Professor MacVicar then asked the audience directly what they thought they could do to take important ideas forward when discussing medical careers and securing sufficient support for General Practice as a desirable choice of specialty. Dr Judy Farquharson, GP, gave the view that there is insufficient pride in a specialty often portrayed at medical school as dull, dry and boring adding that early GP experience for students may well be rather dull, She also suggested that students do not like dealing with uncertainty - yet, General Practice is very much a specialty concerned with dealing with uncertainty. She hoped that things had moved forward from the situation a few years back when it seemed that GPs were being regularly blamed for almost all that was wrong with medical services.
The audience were then reminded of recent work by Jen Clelland and Peter Johnston in which a discrete choice model had been used to ask, in turn, what medical students and junior postgraduate trainees most wanted; both groups gave highest priority to good working conditions. A Kings Fund study on established GP systems had highlighted the value of small group education as being at the heart of highly successful GP training in Christchurch, New Zealand. Professor MacVicar reminded us that Practice-Based Small Group Learning was a well-established system used in Scottish GP training and support. (He did not mention his own important role in promoting this model over many years.)
Dr Pierre Fouin, retired GP, then raised the matter of what he called 'the elephant in the room' by which he was referring to the development over several decades of a system whereby General Practice is now predominantly provided by part-time workers such that, in the practice where he is a patient, a complement of 1 full-time and 7 part-time GPs effectively means that the continuity that was once a major component of primary care is now virtually non-existent. He suspected that educators did not want to face up to the problems of part-time service delivery and work out the most effective ways of deploying the resources of part-time staff. Dr Harry Smith, retired GP, extended the challenge by suggesting that we have not been training a workforce that can deliver what the service needs - and that affects most specialties; it was little wonder therefore that most doctors are inclined to moan about the hopeless conditions in which they are expected to work.
Professor Youngson returned to the theme of uncertainty saying that it is intimidating, as is the notion of generalisation in view of its greater attendant uncertainty. The increasing emphasis on safety - which, he asserted, comes with specialisation - was discouraging generalisation in the senior medical workforce. In response to his suggestion that some form of partial specialisation may be the way ahead, led Professor MacVicar to remind the audience of the currently ongoing work in response to Greenaway's 'Shape of Training' report which is deliberately moving back from subspecialisation to 'general specialisation' for all postgraduate training programmes, with full subspecialisation being the ultimate destination of a relatively modest proportion of completing trainees.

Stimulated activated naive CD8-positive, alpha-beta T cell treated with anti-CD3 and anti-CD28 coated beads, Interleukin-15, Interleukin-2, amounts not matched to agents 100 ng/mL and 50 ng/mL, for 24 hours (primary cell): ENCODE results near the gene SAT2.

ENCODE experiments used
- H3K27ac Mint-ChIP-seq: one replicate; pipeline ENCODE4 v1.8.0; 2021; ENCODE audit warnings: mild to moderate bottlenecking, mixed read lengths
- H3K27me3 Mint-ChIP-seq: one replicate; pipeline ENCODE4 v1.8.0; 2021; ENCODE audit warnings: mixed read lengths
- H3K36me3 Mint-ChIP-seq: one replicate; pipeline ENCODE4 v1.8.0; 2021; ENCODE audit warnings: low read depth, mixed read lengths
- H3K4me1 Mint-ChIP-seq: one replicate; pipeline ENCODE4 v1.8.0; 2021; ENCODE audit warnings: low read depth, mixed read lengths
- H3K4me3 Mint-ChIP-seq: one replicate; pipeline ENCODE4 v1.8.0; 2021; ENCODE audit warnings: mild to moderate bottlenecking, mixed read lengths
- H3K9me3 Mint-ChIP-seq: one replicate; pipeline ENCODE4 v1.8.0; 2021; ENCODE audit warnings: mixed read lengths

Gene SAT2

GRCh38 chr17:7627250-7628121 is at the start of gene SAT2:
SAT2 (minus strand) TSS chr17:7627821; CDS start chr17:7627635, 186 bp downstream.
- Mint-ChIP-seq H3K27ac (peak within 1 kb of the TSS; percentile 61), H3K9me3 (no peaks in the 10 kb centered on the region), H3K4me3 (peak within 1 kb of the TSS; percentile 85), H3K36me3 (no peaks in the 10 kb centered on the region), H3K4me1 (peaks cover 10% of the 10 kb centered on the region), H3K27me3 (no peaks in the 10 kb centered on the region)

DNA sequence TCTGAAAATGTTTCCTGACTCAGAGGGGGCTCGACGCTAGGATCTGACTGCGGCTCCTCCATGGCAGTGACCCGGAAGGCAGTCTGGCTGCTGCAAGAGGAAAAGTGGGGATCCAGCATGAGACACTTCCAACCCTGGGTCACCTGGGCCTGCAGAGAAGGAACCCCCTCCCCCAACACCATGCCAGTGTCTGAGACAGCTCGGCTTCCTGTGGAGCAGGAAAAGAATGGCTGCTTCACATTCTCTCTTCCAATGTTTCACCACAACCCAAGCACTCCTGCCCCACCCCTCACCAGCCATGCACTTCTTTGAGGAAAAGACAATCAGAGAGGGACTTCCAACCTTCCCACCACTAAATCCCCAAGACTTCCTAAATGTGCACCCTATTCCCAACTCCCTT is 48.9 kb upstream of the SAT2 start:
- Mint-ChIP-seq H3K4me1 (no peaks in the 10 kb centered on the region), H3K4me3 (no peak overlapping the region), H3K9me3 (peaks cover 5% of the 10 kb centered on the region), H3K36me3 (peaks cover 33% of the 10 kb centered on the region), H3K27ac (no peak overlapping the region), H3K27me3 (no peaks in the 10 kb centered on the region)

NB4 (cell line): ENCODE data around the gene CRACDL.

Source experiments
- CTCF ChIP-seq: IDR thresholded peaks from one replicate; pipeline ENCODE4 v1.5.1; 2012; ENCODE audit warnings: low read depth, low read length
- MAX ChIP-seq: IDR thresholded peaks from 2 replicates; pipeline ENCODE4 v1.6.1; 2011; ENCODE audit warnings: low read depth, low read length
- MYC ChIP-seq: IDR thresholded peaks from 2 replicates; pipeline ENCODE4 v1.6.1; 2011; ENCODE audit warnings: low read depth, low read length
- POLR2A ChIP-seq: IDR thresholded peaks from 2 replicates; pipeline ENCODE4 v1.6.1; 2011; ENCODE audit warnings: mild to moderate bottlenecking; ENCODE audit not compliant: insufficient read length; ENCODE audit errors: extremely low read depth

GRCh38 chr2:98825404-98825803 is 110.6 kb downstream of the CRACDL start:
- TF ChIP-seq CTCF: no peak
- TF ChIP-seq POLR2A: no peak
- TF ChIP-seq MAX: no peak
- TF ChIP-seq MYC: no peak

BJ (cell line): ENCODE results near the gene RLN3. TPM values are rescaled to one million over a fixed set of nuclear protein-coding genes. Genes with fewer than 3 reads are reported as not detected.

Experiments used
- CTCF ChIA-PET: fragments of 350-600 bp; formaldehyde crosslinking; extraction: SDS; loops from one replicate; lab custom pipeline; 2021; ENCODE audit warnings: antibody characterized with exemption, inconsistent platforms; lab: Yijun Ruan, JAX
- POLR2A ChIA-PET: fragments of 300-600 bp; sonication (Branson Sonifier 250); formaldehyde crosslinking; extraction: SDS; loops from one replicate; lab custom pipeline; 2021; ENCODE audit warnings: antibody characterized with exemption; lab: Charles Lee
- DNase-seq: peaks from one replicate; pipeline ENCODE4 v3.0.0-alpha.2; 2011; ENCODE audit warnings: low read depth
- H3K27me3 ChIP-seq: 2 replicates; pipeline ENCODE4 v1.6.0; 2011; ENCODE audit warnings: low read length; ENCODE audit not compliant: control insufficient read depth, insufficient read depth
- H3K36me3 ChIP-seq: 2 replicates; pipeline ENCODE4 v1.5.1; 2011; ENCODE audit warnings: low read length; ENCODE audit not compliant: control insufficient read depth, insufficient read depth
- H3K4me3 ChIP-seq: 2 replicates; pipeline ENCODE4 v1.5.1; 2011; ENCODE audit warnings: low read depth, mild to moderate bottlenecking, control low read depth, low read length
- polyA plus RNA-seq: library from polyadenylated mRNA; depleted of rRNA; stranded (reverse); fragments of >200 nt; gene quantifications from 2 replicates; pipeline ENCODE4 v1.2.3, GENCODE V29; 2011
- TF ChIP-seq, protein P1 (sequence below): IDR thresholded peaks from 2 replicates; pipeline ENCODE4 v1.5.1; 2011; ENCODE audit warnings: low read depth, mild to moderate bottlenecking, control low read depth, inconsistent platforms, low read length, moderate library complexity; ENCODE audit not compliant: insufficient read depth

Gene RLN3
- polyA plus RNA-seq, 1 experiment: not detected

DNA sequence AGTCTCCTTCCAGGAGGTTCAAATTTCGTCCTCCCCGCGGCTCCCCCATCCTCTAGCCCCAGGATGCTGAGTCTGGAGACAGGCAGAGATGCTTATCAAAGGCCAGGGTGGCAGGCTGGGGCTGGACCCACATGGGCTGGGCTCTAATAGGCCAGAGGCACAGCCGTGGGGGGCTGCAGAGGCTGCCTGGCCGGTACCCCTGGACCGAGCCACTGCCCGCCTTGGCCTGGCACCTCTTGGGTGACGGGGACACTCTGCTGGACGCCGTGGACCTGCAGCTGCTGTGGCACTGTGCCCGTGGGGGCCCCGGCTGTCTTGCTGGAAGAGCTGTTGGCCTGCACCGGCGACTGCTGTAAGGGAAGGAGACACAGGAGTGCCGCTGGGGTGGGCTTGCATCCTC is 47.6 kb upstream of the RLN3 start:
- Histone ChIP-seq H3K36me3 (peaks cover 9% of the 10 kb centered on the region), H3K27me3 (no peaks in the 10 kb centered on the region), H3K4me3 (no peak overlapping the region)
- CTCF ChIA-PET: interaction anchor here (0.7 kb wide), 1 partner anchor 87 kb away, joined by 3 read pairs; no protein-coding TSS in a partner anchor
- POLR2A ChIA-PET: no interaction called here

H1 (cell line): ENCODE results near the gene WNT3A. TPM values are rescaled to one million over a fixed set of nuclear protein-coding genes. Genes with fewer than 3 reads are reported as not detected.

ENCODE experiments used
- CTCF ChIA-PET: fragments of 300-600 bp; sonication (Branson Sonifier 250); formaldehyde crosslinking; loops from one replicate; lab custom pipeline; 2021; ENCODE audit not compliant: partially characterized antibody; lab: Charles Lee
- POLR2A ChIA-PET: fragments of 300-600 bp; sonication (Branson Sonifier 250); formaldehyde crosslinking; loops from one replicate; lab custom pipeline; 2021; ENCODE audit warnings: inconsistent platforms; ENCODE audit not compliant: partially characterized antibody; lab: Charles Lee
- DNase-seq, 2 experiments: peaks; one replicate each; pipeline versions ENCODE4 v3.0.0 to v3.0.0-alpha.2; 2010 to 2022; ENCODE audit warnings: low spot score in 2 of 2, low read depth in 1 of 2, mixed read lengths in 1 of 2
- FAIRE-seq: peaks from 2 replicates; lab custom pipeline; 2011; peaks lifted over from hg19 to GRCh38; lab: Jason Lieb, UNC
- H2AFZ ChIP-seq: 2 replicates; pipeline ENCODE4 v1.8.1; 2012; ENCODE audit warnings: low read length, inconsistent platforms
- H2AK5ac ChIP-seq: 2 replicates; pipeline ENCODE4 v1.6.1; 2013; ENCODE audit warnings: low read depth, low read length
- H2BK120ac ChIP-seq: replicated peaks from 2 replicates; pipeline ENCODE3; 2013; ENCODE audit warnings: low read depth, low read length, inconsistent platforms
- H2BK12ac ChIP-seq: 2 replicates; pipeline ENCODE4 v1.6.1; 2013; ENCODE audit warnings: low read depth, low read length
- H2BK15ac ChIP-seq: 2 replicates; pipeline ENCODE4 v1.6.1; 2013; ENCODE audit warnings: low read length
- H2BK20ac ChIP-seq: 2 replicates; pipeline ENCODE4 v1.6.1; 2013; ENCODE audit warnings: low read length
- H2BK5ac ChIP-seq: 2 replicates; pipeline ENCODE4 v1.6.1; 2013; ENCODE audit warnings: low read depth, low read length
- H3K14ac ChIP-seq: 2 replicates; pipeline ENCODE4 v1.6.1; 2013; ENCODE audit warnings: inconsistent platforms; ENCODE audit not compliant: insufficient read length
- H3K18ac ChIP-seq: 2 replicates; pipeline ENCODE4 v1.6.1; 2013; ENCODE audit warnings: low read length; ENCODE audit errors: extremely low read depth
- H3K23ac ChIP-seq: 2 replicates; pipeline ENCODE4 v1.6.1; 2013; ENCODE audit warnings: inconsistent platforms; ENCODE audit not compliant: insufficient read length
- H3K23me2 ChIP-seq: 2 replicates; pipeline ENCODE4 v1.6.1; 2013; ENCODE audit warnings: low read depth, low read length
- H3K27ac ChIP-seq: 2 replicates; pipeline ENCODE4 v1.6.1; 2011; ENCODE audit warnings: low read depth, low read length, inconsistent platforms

Dr McHardy returning to the theme of local workforces being a favoured domain of local people lamented the difficulties in mentoring, supporting and hence attracting rising local stars to senior training that had come with the annualisation and nationalisation of recruitment into training programmes since the advent of Modernising Medical careers some 10 years ago. Professor MacVicar agreed that an appropriate balance between principles of fair and consistent national recruitment, and a need to support local services by encouraging locally-derived graduates had not been attained.
Dr Mustafa Osman, Paediatrician and Associate Postgraduate Dean, suggested that in addressing the difficulties, the profession had to focus on the things that it could potentially change and he encouraged movement away from the traditional binary distinction between primary and secondary care, highlighting the potential of synergistic working where possible. He suggested that the Medico-Chirurgical Society could perhaps help by supporting and promoting networking, linkage and collaboration. Professor MacVicar agreed that we had become too accustomed to the ways that we had always been used to.
Dr Bill Reith recalled the time in the 1960s when the response to a recruitment crisis into general Practice led to the establishment of the GP Vocational Training Scheme. At that time, some wanted a 5 year training programme but various pressures led to this being condensed into 3 years. He bemoaned the fact that more than 40 years later the GP training programme has hardly changed and despite the ever-growing complexity of all aspects of medicine, still comprises only 18 months of training based in general practice. He asked why only this specialty had to train its specialists in 18 months.
Professor MacVicar concluded by thanking the company for their enthusiastic input to the discussion and reminding us that educational differences that count in providing and sustaining quality health care can be made in postgraduate training, in medical schools, and indeed in pre-university schooling.
The President thanked Professor MacVicar for his presentation and the audience for their participation and adjourned the meeting with a reminder of the next meeting on his programme on 7th December when Miss Moira McCormick will talk on ‘Providing Physiotherapy for the Royal Ballet and the Challenges of Hypermobility’.